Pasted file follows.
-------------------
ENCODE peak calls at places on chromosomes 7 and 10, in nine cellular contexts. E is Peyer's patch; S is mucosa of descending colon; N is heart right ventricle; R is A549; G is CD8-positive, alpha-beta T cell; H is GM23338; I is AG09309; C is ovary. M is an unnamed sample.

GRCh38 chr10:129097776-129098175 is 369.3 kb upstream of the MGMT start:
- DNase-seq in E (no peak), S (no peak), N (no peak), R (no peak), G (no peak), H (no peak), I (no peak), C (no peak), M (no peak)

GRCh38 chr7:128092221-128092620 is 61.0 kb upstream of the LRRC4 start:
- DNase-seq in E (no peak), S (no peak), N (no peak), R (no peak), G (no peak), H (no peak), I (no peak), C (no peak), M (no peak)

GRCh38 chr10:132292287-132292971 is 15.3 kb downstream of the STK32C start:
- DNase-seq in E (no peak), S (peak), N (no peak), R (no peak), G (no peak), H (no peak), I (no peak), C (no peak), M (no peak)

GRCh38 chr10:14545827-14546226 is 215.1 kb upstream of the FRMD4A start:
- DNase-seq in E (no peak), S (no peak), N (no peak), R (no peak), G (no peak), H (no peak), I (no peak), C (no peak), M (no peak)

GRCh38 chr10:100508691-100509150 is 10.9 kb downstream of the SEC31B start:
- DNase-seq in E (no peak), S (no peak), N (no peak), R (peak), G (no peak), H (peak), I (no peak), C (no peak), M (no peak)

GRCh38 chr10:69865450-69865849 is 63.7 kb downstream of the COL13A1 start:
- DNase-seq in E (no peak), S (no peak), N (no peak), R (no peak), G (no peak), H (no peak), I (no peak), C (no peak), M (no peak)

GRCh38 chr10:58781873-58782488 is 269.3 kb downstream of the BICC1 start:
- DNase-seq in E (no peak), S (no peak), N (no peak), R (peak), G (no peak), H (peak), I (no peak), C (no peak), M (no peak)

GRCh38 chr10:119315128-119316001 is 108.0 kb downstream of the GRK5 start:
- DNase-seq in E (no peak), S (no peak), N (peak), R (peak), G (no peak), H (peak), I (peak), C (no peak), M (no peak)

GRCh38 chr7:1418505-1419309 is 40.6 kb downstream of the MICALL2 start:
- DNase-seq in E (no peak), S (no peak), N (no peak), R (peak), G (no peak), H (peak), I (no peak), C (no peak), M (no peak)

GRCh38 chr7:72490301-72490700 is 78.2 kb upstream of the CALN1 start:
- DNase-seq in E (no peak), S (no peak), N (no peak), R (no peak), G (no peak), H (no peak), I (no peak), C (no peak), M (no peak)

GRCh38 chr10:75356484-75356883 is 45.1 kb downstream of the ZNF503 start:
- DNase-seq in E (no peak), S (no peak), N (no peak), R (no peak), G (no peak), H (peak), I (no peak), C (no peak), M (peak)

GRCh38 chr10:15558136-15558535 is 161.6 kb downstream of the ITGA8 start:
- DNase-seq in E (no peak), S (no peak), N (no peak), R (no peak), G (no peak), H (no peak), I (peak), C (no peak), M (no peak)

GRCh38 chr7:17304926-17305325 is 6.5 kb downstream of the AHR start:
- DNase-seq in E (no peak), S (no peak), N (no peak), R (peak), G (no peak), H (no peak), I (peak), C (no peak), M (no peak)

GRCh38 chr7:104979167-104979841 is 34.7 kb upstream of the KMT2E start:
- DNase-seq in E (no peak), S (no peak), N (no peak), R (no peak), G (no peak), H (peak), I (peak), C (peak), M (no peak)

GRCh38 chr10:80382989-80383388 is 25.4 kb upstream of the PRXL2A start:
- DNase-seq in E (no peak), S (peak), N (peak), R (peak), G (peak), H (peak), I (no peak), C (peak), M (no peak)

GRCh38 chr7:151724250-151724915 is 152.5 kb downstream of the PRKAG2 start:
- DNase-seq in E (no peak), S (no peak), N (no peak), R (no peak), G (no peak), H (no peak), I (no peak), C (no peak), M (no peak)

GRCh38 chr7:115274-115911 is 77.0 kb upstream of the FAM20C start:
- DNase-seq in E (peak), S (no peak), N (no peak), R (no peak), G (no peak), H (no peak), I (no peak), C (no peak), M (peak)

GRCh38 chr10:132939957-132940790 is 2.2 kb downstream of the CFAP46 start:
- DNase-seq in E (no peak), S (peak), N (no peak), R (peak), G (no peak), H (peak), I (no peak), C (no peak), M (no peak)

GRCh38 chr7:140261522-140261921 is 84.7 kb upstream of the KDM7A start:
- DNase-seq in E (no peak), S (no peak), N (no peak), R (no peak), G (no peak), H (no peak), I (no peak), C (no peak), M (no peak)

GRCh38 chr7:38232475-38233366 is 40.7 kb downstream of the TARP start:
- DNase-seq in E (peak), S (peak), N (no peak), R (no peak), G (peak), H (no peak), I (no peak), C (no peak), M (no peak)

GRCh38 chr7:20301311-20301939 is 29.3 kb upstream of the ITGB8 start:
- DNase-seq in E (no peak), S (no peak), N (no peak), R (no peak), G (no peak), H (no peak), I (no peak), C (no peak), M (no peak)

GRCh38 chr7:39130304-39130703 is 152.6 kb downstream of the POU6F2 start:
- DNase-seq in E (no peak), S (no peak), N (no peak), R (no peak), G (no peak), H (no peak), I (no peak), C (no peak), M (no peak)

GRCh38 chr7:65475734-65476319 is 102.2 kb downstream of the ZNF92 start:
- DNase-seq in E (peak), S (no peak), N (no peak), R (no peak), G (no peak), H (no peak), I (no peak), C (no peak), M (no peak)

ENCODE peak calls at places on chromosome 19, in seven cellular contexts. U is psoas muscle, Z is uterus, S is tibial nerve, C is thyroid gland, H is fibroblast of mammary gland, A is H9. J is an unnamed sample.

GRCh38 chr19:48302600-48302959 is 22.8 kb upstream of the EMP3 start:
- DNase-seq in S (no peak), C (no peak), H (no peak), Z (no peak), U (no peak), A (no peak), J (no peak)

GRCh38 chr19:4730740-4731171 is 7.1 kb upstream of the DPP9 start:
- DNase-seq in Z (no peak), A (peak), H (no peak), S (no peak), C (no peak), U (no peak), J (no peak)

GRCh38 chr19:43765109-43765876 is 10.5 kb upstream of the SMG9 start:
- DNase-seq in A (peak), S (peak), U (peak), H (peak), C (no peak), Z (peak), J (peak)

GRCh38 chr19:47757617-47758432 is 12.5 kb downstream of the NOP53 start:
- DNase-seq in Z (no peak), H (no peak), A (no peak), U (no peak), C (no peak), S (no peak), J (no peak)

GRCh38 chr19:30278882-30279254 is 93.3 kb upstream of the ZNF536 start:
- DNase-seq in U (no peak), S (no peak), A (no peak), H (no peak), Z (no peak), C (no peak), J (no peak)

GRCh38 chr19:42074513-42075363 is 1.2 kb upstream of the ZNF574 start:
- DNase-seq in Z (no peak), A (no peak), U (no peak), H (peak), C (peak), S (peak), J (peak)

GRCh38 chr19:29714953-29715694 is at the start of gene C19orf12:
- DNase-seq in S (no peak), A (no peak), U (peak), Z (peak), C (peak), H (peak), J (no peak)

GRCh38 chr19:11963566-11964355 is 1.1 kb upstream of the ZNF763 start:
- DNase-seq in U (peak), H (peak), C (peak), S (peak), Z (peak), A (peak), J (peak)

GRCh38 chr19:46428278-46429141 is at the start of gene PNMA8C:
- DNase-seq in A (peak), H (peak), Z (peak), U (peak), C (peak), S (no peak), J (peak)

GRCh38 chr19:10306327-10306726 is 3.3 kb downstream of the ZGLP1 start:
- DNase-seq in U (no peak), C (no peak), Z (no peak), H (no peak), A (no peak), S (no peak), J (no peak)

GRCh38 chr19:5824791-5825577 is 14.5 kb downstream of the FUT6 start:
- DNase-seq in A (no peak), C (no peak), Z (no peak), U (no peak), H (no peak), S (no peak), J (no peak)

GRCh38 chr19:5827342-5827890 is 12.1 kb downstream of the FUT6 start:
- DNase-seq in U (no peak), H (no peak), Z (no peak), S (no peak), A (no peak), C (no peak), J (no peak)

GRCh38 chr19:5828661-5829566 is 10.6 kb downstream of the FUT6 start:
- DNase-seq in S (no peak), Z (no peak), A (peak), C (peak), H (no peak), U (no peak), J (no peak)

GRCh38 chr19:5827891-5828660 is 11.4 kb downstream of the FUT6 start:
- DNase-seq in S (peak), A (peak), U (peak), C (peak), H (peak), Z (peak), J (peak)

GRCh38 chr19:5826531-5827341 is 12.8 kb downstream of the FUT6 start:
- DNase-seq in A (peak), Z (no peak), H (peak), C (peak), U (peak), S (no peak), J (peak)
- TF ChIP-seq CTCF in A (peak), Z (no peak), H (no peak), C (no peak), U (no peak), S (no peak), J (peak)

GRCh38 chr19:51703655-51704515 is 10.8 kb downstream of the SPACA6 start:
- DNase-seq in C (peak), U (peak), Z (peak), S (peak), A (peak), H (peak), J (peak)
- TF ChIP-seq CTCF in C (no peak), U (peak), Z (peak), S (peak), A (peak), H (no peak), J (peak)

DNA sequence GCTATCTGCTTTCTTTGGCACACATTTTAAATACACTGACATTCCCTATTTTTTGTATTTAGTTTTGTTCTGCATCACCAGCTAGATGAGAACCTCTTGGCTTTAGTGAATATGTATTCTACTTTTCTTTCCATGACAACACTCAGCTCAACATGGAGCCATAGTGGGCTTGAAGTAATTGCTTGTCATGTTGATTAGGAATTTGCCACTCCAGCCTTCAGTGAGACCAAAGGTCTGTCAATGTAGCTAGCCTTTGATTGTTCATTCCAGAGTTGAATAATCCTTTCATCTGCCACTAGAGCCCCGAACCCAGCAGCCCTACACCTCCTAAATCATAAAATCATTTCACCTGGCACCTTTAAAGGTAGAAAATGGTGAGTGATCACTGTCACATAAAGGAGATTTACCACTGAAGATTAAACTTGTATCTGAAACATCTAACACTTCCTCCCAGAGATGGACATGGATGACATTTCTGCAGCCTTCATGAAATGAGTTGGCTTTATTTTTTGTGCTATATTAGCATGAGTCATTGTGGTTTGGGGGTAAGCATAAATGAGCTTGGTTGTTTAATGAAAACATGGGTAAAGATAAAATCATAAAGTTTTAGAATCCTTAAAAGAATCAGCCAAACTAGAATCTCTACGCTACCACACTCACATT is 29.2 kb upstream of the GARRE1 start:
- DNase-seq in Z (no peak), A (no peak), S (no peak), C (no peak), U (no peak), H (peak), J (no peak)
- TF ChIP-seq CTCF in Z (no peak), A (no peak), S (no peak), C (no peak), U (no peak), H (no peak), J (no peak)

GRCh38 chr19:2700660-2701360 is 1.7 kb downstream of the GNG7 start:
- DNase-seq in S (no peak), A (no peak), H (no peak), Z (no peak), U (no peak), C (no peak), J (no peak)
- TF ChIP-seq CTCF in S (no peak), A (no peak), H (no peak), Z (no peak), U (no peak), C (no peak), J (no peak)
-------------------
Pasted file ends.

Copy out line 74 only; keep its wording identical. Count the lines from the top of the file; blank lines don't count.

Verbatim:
- DNase-seq in S (no peak), Z (no peak), A (peak), C (peak), H (no peak), U (no peak), J (no peak)